Last week, the U.S. Department of Education (“DOE”) released new Title IX regulations that will go into effect on August 14, 2020. These regulations require training and changes to school district policies and procedures regarding sexual harassment. Among the changes are:
Notice of Sexual Harassment
The regulations require a school district to respond when the district has actual notice of sexual harassment. The new regulations now make explicit that a K-12 school district has actual knowledge when an allegation is made known to any district employee.
Complaint and Investigation Process
The new regulations require the involvement of three different individuals to address sexual harassment complaints: the complaint manager (usually the Title IX Coordinator); the investigator, and the decision-maker. Under the new regulations, all individuals involved in managing, investigating, and deciding sexual harassment complaints must be trained on conducting investigations free of bias.
The new regulations require that the alleged harasser, referred to as the respondent, receive written notice of the allegations before any investigatory interview. During the investigation, the complainant and respondent must have equal opportunities and time to present and respond to evidence.
A school district may facilitate an informal resolution such as mediation provided that the complainant and the respondent consent, but the school district cannot compel the complainant or respondent to engage in an informal resolution. Informal resolutions are never available in situations where an employee is alleged to have sexually harassed a student.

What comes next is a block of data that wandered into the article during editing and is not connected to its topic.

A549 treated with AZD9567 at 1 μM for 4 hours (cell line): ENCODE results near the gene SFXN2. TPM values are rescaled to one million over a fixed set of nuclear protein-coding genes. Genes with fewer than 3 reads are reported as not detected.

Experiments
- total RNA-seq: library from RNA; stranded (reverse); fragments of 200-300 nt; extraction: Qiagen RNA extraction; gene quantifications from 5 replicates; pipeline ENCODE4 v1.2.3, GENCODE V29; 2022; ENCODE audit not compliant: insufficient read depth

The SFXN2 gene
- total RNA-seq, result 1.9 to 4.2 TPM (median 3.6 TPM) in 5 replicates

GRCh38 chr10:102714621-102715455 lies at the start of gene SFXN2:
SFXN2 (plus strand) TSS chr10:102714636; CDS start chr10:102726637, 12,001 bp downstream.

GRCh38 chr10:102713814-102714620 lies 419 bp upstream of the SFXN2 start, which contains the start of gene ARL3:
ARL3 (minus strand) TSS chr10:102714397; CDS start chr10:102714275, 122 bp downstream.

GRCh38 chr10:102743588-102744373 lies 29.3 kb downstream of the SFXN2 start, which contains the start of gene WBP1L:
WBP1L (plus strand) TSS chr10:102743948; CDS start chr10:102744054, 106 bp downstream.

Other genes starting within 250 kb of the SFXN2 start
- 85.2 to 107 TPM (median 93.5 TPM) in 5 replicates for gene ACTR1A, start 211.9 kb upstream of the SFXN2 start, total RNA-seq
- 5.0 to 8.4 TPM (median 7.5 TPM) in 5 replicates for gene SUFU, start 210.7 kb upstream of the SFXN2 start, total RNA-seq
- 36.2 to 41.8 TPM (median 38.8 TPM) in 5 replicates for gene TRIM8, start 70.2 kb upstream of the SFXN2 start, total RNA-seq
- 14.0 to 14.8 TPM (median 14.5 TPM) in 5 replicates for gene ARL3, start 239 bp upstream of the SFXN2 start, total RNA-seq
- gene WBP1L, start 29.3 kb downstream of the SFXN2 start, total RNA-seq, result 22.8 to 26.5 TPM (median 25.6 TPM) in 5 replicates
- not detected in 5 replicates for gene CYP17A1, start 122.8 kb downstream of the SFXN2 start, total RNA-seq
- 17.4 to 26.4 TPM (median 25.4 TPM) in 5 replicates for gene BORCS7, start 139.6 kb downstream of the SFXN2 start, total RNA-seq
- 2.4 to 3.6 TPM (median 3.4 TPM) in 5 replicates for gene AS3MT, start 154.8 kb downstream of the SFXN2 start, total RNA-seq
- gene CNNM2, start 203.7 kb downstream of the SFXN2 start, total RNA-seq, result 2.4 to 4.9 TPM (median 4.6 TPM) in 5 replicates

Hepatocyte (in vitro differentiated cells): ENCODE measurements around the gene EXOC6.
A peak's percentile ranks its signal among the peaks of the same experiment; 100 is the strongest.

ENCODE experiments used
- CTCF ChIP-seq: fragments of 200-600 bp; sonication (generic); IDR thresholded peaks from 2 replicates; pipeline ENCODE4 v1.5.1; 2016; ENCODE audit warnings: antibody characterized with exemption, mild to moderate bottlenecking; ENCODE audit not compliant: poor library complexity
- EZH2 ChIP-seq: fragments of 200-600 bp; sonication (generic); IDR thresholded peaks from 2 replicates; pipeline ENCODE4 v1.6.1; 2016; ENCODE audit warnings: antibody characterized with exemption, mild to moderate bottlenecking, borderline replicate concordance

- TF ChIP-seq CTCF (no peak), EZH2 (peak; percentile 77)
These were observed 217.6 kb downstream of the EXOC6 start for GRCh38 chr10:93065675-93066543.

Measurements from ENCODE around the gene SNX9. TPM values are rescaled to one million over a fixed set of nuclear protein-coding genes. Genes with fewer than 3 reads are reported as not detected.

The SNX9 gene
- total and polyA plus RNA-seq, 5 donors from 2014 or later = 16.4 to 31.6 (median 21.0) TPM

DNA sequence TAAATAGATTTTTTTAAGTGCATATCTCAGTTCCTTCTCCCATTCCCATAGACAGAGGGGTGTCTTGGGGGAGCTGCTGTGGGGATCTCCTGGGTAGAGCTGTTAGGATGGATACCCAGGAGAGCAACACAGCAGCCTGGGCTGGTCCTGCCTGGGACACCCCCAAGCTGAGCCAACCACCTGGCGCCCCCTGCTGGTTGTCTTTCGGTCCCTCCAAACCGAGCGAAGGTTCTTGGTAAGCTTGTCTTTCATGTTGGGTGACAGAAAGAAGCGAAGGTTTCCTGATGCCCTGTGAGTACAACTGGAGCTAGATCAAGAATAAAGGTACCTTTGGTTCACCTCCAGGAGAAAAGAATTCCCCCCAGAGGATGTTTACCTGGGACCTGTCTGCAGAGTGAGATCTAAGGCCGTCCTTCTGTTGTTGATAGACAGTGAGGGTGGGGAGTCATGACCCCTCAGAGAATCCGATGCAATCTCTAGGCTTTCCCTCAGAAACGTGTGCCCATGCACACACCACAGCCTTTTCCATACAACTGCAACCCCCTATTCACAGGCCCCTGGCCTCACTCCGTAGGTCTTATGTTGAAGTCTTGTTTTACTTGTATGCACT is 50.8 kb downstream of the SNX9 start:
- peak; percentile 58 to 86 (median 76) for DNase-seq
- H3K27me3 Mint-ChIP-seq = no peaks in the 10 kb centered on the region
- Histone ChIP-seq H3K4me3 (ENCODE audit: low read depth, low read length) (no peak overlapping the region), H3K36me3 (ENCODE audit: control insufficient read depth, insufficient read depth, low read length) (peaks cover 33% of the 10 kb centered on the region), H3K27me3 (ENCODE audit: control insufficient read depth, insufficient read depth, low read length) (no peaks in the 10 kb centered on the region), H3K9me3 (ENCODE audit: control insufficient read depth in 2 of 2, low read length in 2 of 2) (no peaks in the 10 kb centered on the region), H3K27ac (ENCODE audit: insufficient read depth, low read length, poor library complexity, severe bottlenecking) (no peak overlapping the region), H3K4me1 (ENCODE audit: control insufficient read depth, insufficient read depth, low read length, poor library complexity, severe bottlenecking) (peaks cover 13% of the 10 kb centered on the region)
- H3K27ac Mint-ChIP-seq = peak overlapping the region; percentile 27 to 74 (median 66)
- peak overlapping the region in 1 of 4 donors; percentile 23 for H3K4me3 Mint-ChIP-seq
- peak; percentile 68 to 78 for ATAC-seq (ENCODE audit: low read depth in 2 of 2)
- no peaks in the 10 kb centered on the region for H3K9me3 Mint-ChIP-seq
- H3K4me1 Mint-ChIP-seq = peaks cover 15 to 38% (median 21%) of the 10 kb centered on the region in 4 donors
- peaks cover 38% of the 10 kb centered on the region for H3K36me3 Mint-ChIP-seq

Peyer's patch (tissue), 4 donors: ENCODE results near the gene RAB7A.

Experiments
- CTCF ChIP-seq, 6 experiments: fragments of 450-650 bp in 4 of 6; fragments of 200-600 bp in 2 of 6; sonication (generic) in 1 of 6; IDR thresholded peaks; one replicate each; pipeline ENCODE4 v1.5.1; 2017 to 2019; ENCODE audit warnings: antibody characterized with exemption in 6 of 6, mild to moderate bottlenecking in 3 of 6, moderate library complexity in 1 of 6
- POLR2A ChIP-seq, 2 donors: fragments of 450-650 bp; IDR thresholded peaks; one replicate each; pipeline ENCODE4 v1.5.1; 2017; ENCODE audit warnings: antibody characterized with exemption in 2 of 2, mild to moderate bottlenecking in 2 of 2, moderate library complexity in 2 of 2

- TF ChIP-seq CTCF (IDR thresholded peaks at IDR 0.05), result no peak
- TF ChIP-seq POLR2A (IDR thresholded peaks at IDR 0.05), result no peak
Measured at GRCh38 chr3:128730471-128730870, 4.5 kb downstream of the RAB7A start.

Notice of Title IX Coordinators
Previously, school districts only needed to notify students and employees of the Title IX Coordinator’s contact information. Now, school districts must also notify applicants for employment, parents and guardians of students, and unions of the Title IX Coordinator’s contact information.
The new regulations narrowed the definition of sexual harassment into three categories. Under the new regulations, one category of sexual harassment is unwelcome conduct that is severe, pervasive and objectively offensive that it denies educational access. This deviates from prior guidance issued by the DOE that previously stated that the conduct had to be severe, pervasive or objectively offensive.
Burden of Proof
A school district must now state in its complaint process the standard of proof that will be used to evaluate evidence. The school district may use a preponderance of the evidence standard (lower threshold) or a clear and convincing standard (higher threshold).
Policy Review and Training
School Committees will need to update their policies to conform to the new law which goes into effect on August 14th and provide training to administrators involved in the management, investigation, and decisions regarding sexual harassment complaints. Our office is available to review and update policies and to provide the required training for administrators.
If you have questions regarding the new regulations, please contact us.
This update is provided for informational purposes only and does not include all of the changes in the new regulations. This update should not be considered legal advice.